|Publication number||US5625582 A|
|Application number||US 08/409,502|
|Publication date||Apr 29, 1997|
|Filing date||Mar 23, 1995|
|Priority date||Mar 23, 1995|
|Publication number||08409502, 409502, US 5625582 A, US 5625582A, US-A-5625582, US5625582 A, US5625582A|
|Inventors||Mark A. Timko|
|Original Assignee||Intel Corporation|
|Export Citation||BiBTeX, EndNote, RefMan|
|Patent Citations (5), Non-Patent Citations (2), Referenced by (17), Classifications (10), Legal Events (5)|
|External Links: USPTO, USPTO Assignment, Espacenet|
1. Field of the Invention
The present invention relates to the field of digital computation circuits. More particularly, the present invention relates to an architecture for integrated circuit logic elements performing arithmetic operations.
2. Description of the Prior Art
It is fundamental to the operations of many electronic systems as well as processors to support digital (i.e., binary) addition of at least two digital inputs. For example, processors normally employ integrated circuits which perform various arithmetic or logical ("bitwise") operations on multiple digital inputs in order to produce digital sums and other logical functions. These integrated circuits may include an address generation unit ("AGU") for performing memory loads and data storage; a branch address calculator ("BAC") for calculating appropriate branch instructions and the like.
Referring to FIG. 1, in conventional x86 Intel® Microprocessor Architecture, the AGU employs integrated logic to produce an effective address ("EFF-- ADDR") and a linear address ("LIN-- ADDR"), both of which have an arbitrary bit length "n" and are well known in the art. This logic is referred to as a "generation unit" 100 which includes a well known digital adder such as a carry-save-adder ("CSA") 110, operating in series with conventional adders 120 and 130. The effective and linear addresses may be calculated by "adding" digital inputs by using a combination of CSAs and carry propagate adders in parallel. These digital inputs are referred to as a base address ("S1"), an index multiplied by any scaling factor ("S2"), a displacement ("S3") and a segment base ("S4") according to the following equations:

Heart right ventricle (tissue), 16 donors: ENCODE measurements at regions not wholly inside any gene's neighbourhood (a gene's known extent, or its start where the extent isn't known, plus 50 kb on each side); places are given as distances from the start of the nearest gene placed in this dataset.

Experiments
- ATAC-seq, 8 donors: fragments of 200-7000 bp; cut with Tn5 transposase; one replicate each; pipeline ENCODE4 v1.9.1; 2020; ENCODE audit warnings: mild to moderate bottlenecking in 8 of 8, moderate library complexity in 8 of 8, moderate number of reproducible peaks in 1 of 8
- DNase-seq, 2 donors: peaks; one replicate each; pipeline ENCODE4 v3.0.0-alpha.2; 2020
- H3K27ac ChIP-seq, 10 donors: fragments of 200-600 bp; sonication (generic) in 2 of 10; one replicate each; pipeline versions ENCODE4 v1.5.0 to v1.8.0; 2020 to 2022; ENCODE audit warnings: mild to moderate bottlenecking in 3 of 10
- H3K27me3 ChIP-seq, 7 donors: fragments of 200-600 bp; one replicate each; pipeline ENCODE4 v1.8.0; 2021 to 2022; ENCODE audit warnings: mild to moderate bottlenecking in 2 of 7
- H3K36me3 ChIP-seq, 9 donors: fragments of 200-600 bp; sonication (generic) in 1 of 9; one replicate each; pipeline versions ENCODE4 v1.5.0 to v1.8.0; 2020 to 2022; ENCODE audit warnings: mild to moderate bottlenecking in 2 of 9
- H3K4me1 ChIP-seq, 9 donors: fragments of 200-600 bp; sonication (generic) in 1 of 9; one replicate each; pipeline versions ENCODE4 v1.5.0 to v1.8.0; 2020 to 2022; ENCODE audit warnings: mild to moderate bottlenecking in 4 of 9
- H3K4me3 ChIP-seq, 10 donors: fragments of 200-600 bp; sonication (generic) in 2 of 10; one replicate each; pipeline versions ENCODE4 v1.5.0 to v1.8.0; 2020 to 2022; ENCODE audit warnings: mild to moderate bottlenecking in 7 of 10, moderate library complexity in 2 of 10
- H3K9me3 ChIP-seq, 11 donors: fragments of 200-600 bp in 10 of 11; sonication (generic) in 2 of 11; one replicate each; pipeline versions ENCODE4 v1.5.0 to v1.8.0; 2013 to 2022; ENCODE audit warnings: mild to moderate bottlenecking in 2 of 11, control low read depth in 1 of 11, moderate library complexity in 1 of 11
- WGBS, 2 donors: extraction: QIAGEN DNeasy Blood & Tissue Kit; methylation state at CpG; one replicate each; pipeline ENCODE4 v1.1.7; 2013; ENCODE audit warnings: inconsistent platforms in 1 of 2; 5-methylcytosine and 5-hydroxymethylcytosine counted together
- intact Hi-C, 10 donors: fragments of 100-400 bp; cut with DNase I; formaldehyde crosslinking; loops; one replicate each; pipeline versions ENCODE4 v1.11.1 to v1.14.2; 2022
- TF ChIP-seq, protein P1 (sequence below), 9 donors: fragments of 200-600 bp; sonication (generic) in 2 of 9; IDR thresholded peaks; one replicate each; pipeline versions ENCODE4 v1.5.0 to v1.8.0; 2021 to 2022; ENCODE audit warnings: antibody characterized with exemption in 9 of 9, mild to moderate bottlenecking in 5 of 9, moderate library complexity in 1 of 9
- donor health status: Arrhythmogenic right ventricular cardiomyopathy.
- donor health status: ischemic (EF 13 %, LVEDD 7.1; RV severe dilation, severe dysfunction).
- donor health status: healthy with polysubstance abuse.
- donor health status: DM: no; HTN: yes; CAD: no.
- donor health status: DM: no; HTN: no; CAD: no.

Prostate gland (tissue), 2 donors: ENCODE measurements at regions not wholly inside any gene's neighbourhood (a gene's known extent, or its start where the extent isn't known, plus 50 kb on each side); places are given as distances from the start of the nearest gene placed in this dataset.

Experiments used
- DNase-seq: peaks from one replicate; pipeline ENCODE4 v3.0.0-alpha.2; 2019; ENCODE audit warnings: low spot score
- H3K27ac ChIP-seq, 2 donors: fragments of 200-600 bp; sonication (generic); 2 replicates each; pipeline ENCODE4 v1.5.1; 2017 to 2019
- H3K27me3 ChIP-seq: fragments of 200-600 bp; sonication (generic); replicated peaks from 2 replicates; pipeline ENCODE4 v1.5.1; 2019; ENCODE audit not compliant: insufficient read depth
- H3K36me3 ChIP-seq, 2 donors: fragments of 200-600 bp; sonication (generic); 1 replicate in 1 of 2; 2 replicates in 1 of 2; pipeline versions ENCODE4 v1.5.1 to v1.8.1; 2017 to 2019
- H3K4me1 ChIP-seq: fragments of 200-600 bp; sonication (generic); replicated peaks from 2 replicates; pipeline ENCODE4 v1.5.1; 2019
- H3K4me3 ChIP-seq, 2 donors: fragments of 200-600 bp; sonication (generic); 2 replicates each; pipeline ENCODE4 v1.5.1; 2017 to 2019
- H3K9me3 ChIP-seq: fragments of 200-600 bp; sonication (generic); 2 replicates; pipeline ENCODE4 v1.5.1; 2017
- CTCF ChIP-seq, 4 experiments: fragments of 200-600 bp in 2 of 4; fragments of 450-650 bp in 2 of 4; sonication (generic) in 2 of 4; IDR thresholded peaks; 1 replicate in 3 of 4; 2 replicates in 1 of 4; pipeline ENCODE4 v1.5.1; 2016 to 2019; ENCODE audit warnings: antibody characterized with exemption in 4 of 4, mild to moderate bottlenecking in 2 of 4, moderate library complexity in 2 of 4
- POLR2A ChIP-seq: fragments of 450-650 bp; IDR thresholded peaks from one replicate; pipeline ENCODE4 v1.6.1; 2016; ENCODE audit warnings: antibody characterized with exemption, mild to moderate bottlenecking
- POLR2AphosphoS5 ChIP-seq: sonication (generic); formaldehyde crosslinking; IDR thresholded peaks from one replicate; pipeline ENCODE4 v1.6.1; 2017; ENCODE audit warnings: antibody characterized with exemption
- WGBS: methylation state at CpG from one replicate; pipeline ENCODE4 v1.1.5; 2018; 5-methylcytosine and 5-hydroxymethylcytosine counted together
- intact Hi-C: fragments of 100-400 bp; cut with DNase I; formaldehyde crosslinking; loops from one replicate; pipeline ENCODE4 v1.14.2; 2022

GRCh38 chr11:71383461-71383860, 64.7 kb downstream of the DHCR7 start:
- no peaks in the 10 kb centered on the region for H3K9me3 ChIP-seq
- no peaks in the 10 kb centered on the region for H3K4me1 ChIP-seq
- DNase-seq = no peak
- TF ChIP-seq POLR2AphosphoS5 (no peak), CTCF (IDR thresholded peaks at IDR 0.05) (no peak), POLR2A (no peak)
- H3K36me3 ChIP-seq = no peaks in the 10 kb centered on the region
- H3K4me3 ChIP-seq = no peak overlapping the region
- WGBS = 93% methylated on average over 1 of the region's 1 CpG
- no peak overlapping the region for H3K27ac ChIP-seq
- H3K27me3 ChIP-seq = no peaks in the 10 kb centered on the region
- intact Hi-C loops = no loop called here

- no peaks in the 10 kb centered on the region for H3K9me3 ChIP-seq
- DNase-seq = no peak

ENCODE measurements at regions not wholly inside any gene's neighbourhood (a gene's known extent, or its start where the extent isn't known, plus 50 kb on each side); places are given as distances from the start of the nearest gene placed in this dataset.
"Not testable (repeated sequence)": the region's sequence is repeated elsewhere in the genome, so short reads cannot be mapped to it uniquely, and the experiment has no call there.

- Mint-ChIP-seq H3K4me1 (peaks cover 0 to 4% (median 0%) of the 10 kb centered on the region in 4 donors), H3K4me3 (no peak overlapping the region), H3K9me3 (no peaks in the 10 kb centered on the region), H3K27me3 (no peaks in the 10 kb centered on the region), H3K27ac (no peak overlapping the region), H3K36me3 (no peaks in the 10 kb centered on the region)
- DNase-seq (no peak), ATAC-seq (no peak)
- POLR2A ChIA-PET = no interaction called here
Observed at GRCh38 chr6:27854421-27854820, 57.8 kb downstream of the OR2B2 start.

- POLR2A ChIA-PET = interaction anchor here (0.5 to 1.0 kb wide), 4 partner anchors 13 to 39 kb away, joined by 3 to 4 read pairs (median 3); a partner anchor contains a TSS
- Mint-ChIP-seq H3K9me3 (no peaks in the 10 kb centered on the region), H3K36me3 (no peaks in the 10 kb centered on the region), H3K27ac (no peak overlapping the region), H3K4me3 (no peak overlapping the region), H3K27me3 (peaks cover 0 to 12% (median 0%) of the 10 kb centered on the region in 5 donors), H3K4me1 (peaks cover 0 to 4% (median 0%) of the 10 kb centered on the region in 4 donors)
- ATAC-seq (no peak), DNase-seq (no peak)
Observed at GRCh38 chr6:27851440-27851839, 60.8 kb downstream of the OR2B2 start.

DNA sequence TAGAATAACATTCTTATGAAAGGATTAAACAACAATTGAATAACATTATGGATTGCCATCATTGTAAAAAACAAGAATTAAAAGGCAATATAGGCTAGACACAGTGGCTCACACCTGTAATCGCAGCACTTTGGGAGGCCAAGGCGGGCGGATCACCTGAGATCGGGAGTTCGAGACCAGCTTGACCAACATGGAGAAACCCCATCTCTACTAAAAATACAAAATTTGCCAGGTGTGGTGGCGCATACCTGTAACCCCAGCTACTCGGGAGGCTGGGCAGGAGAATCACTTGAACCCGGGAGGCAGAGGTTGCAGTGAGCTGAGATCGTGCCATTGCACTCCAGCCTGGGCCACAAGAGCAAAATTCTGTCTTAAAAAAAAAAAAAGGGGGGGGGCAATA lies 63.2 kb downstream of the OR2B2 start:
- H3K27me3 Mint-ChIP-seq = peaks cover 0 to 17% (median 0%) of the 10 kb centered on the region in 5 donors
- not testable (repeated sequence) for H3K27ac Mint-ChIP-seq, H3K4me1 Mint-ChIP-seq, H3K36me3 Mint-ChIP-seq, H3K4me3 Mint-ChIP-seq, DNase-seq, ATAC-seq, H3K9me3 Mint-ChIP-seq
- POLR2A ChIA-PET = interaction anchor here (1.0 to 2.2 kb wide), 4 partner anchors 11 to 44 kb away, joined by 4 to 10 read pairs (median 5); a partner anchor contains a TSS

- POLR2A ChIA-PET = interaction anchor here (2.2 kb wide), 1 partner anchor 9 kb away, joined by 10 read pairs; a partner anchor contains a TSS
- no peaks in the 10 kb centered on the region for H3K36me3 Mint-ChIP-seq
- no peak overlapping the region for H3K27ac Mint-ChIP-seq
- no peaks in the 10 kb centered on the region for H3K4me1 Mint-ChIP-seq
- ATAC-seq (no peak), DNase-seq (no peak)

EFF-- ADDR=S1+S2+S3; and Eqn. 1
LIN-- ADDR-S4+EFF-- ADDR, where Eqn. 2
"+" is an operator representing a normal arithmetic addition.
As shown in FIG. 1, the CSA 110 receives three digital inputs in parallel, identified above for convenience as "S1", "S2" and "S3", via communication lines 101, 102 and 103, respectively. Usually, these digital inputs "S1-S3" are 32-bit double words, but it is contemplated that they may be of any arbitrary bitwidth. After transferring digital inputs "S1-S3" into the CSA 110, the CSA 110 sums these digital inputs to produce a number of sum ("E-- SUM") signals via communication lines 111 and carry ("E-- CARRY") signals through communication lines 112. These E-- SUM and E-- CARRY signals are calculated by performing logical operations on corresponding bits of the digital inputs and may be represented through the following logical representations where "i" is an arbitrary bit number:
E-- SUMi =S1i XOR S2i XOR S3i ;
E-- CARRYi+1 =(S1i XNOR S2i) && S1i || (S1i XOR S2i) && S3i,
"| |" is a bitwise logical OR,
"&&" is a bitwise logical AND, and
"XOR", "XNOR" are well known digital operations.
These E-- SUM and E-- CARRY signals, propagating through the communication lines 111 and 112, are input into a first conventional adder 120 to produce the effective address "EFF-- ADDR" via communication lines 121. The EFF-- ADDR propagates through the communication lines 121 to various components of the processor and is input into the second conventional adder 130 in combination with digital input "S4" propagating through communication lines 122. The EFF-- ADDR, in combination with the digital input "S4", produce the linear address "LIN-- ADDR" as defined above. The LIN-- ADDR propagates through communication lines 131 for use by the processor. However, as operational speed of the processor increases, this conventional architecture for calculating EFF-- ADDR and LIN-- ADDR has a number of disadvantages.